Researchers at the Centre hospitalier de l’Université de Montréal Research Centre (CRCHUM) have discovered that a signal that promotes insulin secretion and reduces hyperglycemia in a type 2 diabetes animal model is enhanced by the inhibition of the enzyme alpha/beta hydrolase domain-6 (ABHD6). The study is published in the journal Cell Metabolism.
The secretion in the blood of insulin depends upon the utilization of glucose and fat by the beta-cells, and the production of a novel signal the researchers discovered named monoacylglycerol, according to the study.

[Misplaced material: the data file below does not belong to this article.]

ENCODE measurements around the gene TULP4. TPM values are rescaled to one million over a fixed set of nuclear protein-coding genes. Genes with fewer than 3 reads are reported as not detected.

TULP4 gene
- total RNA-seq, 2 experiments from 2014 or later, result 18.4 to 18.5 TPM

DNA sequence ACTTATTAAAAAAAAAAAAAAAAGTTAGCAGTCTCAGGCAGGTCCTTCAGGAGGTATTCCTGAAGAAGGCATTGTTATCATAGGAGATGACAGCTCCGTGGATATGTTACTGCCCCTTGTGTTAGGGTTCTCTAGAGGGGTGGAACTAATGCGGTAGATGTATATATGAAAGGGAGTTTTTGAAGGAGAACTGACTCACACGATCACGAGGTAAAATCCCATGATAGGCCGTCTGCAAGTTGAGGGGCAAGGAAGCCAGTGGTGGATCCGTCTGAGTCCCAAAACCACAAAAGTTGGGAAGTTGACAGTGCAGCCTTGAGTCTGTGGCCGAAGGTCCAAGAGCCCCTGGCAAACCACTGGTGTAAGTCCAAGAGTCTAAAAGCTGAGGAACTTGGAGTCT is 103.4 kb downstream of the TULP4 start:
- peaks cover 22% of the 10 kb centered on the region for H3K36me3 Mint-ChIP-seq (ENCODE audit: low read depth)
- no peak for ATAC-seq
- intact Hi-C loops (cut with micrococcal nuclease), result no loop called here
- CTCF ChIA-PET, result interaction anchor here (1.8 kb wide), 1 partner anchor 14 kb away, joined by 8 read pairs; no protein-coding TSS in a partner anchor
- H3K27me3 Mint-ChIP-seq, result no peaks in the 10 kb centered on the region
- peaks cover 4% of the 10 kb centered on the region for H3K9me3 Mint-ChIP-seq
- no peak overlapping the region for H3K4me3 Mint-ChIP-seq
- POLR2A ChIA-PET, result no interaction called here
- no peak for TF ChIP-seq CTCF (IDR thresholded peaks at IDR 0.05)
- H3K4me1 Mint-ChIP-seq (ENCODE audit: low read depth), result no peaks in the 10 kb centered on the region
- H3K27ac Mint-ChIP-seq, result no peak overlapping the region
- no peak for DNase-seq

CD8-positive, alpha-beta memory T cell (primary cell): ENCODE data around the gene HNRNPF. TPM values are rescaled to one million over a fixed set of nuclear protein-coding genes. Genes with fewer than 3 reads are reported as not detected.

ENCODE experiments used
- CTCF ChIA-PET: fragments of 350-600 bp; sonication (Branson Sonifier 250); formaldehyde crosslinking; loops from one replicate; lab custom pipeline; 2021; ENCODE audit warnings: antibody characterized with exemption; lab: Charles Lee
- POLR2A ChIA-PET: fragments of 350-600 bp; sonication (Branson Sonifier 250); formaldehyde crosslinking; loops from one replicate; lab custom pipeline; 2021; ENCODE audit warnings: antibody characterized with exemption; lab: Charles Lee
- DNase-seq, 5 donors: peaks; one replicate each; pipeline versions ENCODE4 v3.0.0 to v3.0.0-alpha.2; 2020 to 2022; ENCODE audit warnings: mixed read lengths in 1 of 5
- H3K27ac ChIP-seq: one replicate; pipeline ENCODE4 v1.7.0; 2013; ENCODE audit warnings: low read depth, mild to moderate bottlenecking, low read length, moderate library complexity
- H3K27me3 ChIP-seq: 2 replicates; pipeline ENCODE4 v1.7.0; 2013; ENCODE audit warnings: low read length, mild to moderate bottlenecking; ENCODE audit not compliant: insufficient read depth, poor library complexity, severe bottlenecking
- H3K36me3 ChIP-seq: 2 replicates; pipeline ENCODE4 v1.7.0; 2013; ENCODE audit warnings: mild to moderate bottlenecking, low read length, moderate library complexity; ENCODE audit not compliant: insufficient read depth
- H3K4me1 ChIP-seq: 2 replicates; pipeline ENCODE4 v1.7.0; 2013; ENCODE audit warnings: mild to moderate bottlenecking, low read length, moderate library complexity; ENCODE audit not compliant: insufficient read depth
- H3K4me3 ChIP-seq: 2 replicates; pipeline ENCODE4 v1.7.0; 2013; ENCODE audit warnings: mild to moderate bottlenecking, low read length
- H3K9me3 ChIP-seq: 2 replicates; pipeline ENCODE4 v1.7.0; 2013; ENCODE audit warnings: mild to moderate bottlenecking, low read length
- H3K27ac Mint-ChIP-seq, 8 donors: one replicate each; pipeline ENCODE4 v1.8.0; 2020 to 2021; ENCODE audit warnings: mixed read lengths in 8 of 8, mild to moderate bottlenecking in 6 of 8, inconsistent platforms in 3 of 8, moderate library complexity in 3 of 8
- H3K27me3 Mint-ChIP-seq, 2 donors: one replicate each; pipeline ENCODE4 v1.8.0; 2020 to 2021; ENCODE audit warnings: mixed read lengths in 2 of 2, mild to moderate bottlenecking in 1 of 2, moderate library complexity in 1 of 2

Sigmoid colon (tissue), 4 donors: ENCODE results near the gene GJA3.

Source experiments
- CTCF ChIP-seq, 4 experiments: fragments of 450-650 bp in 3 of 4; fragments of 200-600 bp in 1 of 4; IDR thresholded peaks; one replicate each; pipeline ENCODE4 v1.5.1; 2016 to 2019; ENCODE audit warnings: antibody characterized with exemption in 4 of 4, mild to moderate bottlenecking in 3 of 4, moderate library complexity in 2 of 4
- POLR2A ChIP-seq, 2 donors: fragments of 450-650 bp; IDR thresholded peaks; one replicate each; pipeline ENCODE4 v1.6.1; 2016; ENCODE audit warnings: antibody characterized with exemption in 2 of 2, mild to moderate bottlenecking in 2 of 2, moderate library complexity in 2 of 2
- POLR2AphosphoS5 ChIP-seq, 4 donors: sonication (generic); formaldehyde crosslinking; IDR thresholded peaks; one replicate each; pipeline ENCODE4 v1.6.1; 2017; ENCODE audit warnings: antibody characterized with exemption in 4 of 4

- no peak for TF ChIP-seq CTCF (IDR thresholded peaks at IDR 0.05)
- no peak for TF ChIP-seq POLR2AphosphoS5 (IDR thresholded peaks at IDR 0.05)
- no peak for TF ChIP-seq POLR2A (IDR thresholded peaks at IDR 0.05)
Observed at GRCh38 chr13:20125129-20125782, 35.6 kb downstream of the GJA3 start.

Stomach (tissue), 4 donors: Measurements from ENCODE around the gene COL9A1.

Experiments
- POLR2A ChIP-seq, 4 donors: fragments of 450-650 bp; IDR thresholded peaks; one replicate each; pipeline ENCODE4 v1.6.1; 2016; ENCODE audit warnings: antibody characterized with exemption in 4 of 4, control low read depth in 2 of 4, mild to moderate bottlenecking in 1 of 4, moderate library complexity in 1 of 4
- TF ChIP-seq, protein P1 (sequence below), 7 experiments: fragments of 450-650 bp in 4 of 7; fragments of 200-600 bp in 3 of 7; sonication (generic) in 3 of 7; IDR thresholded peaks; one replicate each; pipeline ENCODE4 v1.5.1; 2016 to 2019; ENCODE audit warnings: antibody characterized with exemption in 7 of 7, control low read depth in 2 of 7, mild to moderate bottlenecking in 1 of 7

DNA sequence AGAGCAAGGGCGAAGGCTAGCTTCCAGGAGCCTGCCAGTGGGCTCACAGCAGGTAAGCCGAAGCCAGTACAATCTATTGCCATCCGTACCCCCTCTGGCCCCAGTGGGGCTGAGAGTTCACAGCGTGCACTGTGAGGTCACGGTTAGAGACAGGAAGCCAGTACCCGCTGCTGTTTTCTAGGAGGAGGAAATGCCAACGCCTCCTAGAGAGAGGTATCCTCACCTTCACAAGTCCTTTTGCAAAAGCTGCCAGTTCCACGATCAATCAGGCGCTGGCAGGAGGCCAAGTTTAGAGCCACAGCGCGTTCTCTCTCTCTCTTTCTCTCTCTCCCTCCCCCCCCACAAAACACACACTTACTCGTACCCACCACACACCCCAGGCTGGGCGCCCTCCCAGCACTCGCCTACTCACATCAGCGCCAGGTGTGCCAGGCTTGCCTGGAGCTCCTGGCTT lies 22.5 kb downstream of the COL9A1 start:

“When sugar is being used by the insulin secreting pancreatic beta-cell, it produces monoacylglycerol, a fat-like signal and this is associated with insulin release into blood; we found that the production of monoacylglycerol is essential for glucose-stimulated insulin secretion by the beta-cell,” said Murthy Madiraju, a researcher at the CRCHUM.
The research team is currently in the process of discovering new and potent blockers of ABHD6 that do not show any unwanted toxicity and which can be developed as potential drugs for type 2 diabetes. These studies are being done in collaboration with AmorChem Financial, Inc., and its subsidiary NuChem Therapeutics in Montreal.